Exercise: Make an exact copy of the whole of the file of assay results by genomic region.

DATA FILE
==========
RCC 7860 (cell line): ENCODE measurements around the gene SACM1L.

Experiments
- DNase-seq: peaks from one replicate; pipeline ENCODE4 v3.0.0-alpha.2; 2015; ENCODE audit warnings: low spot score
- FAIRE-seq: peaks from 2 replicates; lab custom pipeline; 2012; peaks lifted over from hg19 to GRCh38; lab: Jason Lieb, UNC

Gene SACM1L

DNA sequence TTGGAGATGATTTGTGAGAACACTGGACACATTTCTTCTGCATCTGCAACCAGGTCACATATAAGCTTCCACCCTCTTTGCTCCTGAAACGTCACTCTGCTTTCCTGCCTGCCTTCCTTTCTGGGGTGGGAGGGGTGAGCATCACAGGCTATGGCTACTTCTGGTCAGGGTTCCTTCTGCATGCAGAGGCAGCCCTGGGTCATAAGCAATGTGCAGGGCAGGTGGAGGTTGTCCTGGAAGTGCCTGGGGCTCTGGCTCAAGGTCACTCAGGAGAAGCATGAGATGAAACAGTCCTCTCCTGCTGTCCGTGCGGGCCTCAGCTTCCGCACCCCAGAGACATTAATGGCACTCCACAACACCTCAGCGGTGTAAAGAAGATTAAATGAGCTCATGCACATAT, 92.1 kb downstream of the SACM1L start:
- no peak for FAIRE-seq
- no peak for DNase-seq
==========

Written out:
RCC 7860 (cell line): ENCODE measurements around the gene SACM1L.

Experiments
- DNase-seq: peaks from one replicate; pipeline ENCODE4 v3.0.0-alpha.2; 2015; ENCODE audit warnings: low spot score
- FAIRE-seq: peaks from 2 replicates; lab custom pipeline; 2012; peaks lifted over from hg19 to GRCh38; lab: Jason Lieb, UNC

Gene SACM1L

DNA sequence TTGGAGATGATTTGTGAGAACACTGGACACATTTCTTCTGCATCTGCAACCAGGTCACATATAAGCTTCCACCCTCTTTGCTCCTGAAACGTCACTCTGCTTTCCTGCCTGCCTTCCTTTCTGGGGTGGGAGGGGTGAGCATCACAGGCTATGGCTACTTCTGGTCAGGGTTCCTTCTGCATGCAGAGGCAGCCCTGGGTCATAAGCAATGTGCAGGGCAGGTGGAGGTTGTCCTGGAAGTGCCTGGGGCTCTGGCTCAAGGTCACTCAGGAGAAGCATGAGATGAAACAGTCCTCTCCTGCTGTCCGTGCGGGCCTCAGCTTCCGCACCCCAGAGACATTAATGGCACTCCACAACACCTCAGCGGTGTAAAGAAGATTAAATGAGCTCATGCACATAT, 92.1 kb downstream of the SACM1L start:
- no peak for FAIRE-seq
- no peak for DNase-seq